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Thread: 2008 Dry Tortugas Technical Expedition (Deep Wrecks)

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    2008 Dry Tortugas Technical Expedition (Deep Wrecks)

    Just finished up a five day live-aboard trip in the Dry Tortugas, chartered by Oceanic Ventures, on the M/V Spree diving several deep wrecks. The trip was led by Richie Kohler and Mike Barnette who did an outstanding job. Presentations on the wrecks were provided in the evening by Mike and Richie to showcase the wrecks and provide tidbits to help formulate our dive objectives. Some shot video. Some shot stills. And some just relaxed over the wreck with a smooth uptake of helium.


    The wreck roster included:


    M/S Rhein
    Araby Maid
    U-2513
    Chelsea
    USS-S16
    USS Curb
    USS Wilkes Barre
    USAF Hoyt S Vandenberg (Option)


    The Vandenberg was out due to not having been sunk yet. Beyond this, the patrons altered the dive plan a bit as we were having too much fun treasure hunting on the Araby Maid (opting out of USS Curb or Chelsea or S-16). We decided to spend another day over the Araby Maid. Needless to say, "china fever" had struck almost everyone on the boat. Hehe...

    In all, we had eight rebreather divers and six on open circuit. Rebreathers included 2 Megs (3rd Meg was Crew), 3 Optimas, 2 Evolutions, and 1 Inspiration. All units held together strong and kept everyone in the water. Three scooters also joined the mix. These were mostly used for digging. > During the trip, we (well, mostly the O.C. folks...LOL) consumed 5,000 cubic feet of helium. It's nice to leave a week long deep dive trip with an $80 gas bill. Gotta love CCR. :D


    Although I admit to crewing on the Spree, I can't write without saying how it's such a great platform for tech (or rec) diving. It's very clean (Hi Melanie ) and well equipped with all of the safety features required at this level of diving; chase boat, O2 hung @ 20fsw, life rafts, etc. The layout is perfect and the space aboard is just right. Food is ALWAYS top notch and in abundance. The best part is that the owners have the very best intentions of a safe but very enjoyable trip at heart.


    We were truly provided some of the best conditions you could ever have for a week long trip. Only the first day provided a little current but vanished there after. Temps were in the low 90s(f). I was amazed at the glass-like conditions at times (no joke). Temps at depth were right about 72f. Visibility was for the most part excellent except for our last day trying to make a pass on the Wilkes Barre. Vis was so bad on the live boat drop that we weren't sure if we hit the wreck til we ran into rust. Even so, we weren't sure where we had landed. With that, we spent about 15 minutes at ~220fsw and decided to blow the bags. Otherwise, vis was very pleasing throughout the week at an average of ~90 feet.


    The trip was a LOT of fun. I understand the trips are to be expanded next year adding two more to the schedule. Richie and Mike will be leading them again next year. There will be two trips that are rebreather-only with one being an expedition trip on the Key West Ghost Fleet with depths to 420fsw.


    Cheers,


    Richard


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    Last edited by PacketSniffer; 22nd June 2008 at 12:33.

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    Re: 2008 Dry Tortugas Technical Expedition (Deep Wrecks)

    Thanks for the trip report. I'm sooooo kicking myself for not going on this trip.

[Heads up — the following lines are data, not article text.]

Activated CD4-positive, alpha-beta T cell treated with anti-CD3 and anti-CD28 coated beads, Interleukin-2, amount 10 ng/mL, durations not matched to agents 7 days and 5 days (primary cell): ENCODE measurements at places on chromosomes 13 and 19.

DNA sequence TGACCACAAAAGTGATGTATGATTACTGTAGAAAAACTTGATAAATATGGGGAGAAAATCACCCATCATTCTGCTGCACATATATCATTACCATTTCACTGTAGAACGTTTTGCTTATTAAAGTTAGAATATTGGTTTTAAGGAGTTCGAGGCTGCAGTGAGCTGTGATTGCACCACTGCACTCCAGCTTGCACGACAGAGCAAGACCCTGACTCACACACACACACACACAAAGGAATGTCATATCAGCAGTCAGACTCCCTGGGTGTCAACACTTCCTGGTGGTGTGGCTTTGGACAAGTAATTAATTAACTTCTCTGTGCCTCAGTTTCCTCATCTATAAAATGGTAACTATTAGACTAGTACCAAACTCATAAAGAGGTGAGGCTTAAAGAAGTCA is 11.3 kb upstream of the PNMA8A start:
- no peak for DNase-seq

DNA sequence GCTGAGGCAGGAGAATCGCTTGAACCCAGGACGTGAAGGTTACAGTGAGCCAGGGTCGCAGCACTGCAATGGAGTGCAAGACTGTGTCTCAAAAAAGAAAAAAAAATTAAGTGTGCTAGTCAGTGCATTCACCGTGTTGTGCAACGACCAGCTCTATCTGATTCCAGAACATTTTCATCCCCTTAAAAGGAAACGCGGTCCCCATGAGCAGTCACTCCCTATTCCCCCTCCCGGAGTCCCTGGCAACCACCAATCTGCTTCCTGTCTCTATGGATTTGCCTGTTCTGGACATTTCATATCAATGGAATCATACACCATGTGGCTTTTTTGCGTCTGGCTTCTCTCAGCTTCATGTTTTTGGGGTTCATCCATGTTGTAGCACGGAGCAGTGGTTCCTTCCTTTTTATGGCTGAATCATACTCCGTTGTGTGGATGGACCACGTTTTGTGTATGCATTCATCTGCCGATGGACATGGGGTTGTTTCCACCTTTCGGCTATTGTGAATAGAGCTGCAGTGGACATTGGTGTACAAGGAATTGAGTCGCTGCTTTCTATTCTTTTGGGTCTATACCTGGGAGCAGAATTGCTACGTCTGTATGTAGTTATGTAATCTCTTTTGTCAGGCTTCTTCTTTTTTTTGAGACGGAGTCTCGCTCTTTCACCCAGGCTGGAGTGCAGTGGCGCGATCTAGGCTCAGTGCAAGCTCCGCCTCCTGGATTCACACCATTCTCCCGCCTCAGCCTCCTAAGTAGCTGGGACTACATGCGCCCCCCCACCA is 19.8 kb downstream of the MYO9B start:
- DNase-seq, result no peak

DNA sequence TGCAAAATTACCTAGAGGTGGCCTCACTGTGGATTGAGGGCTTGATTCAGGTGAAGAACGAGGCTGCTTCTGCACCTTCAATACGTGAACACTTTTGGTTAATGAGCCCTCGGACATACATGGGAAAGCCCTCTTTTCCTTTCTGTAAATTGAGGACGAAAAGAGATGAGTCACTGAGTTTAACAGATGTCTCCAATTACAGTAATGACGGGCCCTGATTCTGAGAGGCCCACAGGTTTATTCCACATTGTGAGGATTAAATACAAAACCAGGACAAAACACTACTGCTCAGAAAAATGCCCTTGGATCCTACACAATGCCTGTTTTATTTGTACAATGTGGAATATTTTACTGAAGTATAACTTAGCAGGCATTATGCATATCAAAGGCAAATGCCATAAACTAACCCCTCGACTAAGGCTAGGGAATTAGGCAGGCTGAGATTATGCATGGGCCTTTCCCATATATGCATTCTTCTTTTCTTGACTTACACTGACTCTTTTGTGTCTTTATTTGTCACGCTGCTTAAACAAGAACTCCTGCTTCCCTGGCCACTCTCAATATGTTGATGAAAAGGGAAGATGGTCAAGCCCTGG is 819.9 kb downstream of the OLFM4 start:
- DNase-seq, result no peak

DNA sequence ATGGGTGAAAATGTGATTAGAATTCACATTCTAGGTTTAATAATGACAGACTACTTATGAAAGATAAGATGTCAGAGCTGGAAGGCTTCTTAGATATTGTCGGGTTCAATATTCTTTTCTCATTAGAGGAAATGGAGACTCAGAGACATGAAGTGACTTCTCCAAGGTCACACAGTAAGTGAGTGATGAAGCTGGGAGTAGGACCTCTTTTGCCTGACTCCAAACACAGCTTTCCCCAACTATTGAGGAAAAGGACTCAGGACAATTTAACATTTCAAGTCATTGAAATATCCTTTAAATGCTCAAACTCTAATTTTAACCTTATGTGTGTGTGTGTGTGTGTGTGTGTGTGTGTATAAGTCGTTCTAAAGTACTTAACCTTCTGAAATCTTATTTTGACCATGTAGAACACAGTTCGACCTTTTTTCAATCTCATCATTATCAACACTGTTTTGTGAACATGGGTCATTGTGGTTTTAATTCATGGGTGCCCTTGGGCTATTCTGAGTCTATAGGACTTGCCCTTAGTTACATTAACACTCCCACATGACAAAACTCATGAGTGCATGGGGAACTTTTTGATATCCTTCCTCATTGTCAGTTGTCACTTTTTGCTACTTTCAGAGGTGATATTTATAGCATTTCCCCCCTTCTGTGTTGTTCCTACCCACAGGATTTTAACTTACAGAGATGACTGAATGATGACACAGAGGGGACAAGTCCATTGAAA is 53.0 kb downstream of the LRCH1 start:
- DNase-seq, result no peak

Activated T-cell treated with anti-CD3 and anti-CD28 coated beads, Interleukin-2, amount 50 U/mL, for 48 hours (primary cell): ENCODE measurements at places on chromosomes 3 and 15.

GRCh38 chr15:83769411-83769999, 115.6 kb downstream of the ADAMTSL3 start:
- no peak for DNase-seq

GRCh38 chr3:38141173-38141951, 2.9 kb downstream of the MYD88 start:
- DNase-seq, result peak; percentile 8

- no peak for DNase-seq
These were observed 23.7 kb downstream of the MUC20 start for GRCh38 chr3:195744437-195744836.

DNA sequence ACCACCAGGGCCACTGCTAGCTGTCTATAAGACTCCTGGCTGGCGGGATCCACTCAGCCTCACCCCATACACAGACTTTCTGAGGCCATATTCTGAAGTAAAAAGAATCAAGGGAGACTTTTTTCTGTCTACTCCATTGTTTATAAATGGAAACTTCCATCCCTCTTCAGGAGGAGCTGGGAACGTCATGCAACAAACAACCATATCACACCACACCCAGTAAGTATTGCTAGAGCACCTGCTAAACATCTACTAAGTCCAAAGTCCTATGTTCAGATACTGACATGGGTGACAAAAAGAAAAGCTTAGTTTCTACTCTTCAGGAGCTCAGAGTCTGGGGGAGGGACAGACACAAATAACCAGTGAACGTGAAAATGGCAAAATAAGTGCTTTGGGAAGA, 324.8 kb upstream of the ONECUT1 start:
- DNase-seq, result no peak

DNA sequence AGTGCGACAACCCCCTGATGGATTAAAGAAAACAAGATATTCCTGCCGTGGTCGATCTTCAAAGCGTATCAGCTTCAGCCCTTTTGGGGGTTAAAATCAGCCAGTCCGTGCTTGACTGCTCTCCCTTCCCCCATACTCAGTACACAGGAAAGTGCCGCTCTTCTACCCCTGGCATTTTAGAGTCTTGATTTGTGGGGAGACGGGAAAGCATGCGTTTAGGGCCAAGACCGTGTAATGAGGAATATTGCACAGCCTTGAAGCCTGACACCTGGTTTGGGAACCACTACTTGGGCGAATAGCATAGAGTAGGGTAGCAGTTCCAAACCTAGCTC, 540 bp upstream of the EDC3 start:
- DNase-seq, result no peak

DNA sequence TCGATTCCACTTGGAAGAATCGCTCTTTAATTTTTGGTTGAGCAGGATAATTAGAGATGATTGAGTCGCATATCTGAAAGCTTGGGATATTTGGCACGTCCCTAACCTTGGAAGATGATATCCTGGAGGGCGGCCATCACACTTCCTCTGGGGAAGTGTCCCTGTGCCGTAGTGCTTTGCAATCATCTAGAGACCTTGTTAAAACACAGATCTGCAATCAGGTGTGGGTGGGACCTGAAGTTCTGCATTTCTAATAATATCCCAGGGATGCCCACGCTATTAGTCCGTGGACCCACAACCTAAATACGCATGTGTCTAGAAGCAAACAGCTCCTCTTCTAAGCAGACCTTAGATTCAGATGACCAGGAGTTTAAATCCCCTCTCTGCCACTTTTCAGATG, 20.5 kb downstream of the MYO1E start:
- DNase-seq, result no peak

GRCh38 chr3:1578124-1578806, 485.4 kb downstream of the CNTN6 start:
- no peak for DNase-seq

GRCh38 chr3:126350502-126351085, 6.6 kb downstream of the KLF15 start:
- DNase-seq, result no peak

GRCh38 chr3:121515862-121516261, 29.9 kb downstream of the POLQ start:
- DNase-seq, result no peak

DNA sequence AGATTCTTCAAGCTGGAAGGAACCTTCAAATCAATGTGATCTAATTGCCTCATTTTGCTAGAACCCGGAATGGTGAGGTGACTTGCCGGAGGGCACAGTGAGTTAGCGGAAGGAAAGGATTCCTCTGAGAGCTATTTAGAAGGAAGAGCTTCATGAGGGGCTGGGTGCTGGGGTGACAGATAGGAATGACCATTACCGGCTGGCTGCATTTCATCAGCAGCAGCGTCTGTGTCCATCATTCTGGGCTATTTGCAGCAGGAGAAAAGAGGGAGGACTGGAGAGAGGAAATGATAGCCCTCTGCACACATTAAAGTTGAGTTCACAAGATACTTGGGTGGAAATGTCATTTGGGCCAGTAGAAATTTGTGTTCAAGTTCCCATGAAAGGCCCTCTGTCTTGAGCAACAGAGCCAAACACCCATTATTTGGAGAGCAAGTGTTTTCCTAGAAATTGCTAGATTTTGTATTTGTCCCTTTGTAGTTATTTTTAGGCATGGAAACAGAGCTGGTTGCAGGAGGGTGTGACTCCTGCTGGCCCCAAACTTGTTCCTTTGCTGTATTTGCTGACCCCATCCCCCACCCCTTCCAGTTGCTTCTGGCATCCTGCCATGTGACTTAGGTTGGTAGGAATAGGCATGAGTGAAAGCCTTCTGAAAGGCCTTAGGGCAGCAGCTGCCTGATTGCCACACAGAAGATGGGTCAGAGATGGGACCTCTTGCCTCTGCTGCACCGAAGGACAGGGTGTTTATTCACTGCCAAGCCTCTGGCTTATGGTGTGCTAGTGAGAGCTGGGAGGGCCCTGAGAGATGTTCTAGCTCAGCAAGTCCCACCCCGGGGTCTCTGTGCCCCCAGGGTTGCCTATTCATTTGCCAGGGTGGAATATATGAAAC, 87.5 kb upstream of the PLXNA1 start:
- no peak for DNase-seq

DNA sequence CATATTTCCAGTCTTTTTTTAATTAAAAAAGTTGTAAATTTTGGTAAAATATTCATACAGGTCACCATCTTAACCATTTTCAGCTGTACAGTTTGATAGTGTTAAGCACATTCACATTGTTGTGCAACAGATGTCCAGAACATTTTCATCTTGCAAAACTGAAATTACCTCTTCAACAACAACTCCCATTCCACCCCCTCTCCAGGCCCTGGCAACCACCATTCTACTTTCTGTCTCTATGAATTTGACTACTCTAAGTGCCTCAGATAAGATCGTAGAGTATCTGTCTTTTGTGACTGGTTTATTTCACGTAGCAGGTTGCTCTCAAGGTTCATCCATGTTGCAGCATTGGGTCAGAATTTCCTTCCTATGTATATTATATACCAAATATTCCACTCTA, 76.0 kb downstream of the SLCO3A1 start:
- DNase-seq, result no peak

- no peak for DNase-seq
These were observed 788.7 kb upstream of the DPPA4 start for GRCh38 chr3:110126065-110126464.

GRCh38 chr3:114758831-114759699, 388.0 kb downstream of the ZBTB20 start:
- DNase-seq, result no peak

Green with envy;
    Bill

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    Re: 2008 Dry Tortugas Technical Expedition (Deep Wrecks)

    I had a blast on the trip - thanks again for having me. Definitely looking forward to next year's trips on the SPREE. After 9 years of diving these wrecks they have yet to lose their magic. I am in the midst of cleaning gear, doing laundry, and packing for tomorrow's trip overseas, but here are a few quick pics; an article on the trip will also appear in an upcoming issue of UNDERWATER JOURNAL...


    A couple shots from the RHEIN - see if you can spot the diver about 100 feet away on the port side of the kingposts - awesome vis!


    Some shots of the U-2513 (ADVANCED DIVER MAGAZINE article forthcoming)




    Several shots of the ARABY MAID...

    If you are interested in joining the fun in next year's trips, we will have details posted soon. These will definitely fill fast!

    Cheers,
    Mike

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    Re: 2008 Dry Tortugas Technical Expedition (Deep Wrecks)

    Not a big fan of unofficial artifact documentation and retrieval on historic wrecks, but looks like a good trip, thanks for sharing.

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    Re: 2008 Dry Tortugas Technical Expedition (Deep Wrecks)

    Quote Originally Posted by vidodivr  View Original Post
    Not a big fan of unofficial artifact documentation and retrieval on historic wrecks, but looks like a good trip, thanks for sharing.
    That's fine. I don't see a lot of "officials" interested or motivated to get out there to do any documentation whatsoever...I am happy to conduct unofficial documentation.
    Plus, I am not a big fan of ignoring sites in the name of "preservation" when these wrecks won't and can't be preserved - aside from the bits pulled off before the inevitable...you should have seen these wrecks before the 2004 hurricane season....

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    Re: 2008 Dry Tortugas Technical Expedition (Deep Wrecks)

    No disrespect Mike, you've been around a long time and have done some fantastic stuff, including documenting wrecks.

    This just sparked my opinion and dreams of preservation for the future and hear others.

    This is not an attack on anyone on your trip either, international waters is international waters and to each his own...

    Sorry to hijack your post Richard, I enjoyed diving with you the other day

    Mike,